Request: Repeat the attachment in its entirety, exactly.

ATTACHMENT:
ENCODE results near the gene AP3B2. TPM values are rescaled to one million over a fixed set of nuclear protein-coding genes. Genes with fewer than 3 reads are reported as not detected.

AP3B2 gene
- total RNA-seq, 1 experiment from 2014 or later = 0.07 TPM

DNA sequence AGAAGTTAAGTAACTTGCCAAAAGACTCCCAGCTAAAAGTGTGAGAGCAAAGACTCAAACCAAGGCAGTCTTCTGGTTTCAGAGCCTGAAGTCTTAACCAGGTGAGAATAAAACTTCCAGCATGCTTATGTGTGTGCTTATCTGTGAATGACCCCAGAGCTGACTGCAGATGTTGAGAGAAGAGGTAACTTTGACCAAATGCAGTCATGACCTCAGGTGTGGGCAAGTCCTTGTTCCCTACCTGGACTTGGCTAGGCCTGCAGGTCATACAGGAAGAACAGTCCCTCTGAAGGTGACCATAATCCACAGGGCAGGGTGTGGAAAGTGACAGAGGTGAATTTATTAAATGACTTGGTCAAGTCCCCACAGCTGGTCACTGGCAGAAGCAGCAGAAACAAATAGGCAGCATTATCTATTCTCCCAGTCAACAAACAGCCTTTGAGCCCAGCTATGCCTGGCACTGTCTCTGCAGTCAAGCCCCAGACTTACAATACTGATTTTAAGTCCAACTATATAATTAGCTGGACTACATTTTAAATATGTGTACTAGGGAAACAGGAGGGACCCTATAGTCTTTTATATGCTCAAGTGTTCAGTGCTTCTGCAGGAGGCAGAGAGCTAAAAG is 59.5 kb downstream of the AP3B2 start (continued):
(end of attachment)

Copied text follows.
ENCODE results near the gene AP3B2. TPM values are rescaled to one million over a fixed set of nuclear protein-coding genes. Genes with fewer than 3 reads are reported as not detected.

AP3B2 gene
- total RNA-seq, 1 experiment from 2014 or later = 0.07 TPM

DNA sequence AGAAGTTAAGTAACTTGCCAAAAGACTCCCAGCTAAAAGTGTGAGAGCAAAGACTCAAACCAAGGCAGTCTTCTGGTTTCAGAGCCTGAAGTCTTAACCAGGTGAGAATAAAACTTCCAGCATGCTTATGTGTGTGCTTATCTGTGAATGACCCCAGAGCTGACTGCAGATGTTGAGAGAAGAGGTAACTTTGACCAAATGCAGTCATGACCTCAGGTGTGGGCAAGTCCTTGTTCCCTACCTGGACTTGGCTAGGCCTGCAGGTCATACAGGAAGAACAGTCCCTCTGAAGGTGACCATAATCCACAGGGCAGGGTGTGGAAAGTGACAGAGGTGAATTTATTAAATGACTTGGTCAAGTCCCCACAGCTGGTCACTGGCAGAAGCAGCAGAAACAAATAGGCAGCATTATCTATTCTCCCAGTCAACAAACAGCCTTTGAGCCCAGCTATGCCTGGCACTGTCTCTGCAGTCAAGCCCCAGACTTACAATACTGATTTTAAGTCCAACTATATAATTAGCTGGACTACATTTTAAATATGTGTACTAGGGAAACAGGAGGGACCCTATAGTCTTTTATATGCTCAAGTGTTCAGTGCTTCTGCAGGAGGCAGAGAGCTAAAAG is 59.5 kb downstream of the AP3B2 start (continued):